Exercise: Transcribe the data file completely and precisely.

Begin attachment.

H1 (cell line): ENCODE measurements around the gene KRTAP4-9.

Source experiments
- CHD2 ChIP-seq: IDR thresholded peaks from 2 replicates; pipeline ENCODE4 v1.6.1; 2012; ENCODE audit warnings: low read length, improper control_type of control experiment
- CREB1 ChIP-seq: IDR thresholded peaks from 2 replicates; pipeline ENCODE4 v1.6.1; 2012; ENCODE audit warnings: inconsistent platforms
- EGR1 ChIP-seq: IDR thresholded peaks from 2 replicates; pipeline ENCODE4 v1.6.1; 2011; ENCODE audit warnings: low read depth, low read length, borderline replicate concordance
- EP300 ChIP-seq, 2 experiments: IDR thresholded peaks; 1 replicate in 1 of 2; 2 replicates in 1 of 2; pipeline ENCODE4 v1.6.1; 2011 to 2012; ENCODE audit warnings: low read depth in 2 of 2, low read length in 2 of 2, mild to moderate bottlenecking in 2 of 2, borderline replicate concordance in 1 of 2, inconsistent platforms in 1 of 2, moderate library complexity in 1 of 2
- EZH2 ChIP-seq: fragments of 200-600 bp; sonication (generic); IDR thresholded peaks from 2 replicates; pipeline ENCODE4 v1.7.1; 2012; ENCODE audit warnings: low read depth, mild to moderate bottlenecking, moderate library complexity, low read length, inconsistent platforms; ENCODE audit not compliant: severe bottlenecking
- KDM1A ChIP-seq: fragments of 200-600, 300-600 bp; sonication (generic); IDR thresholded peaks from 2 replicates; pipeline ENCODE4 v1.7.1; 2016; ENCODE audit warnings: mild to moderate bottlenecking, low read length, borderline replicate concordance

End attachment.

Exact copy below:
H1 (cell line): ENCODE measurements around the gene KRTAP4-9.

Source experiments
- CHD2 ChIP-seq: IDR thresholded peaks from 2 replicates; pipeline ENCODE4 v1.6.1; 2012; ENCODE audit warnings: low read length, improper control_type of control experiment
- CREB1 ChIP-seq: IDR thresholded peaks from 2 replicates; pipeline ENCODE4 v1.6.1; 2012; ENCODE audit warnings: inconsistent platforms
- EGR1 ChIP-seq: IDR thresholded peaks from 2 replicates; pipeline ENCODE4 v1.6.1; 2011; ENCODE audit warnings: low read depth, low read length, borderline replicate concordance
- EP300 ChIP-seq, 2 experiments: IDR thresholded peaks; 1 replicate in 1 of 2; 2 replicates in 1 of 2; pipeline ENCODE4 v1.6.1; 2011 to 2012; ENCODE audit warnings: low read depth in 2 of 2, low read length in 2 of 2, mild to moderate bottlenecking in 2 of 2, borderline replicate concordance in 1 of 2, inconsistent platforms in 1 of 2, moderate library complexity in 1 of 2
- EZH2 ChIP-seq: fragments of 200-600 bp; sonication (generic); IDR thresholded peaks from 2 replicates; pipeline ENCODE4 v1.7.1; 2012; ENCODE audit warnings: low read depth, mild to moderate bottlenecking, moderate library complexity, low read length, inconsistent platforms; ENCODE audit not compliant: severe bottlenecking
- KDM1A ChIP-seq: fragments of 200-600, 300-600 bp; sonication (generic); IDR thresholded peaks from 2 replicates; pipeline ENCODE4 v1.7.1; 2016; ENCODE audit warnings: mild to moderate bottlenecking, low read length, borderline replicate concordance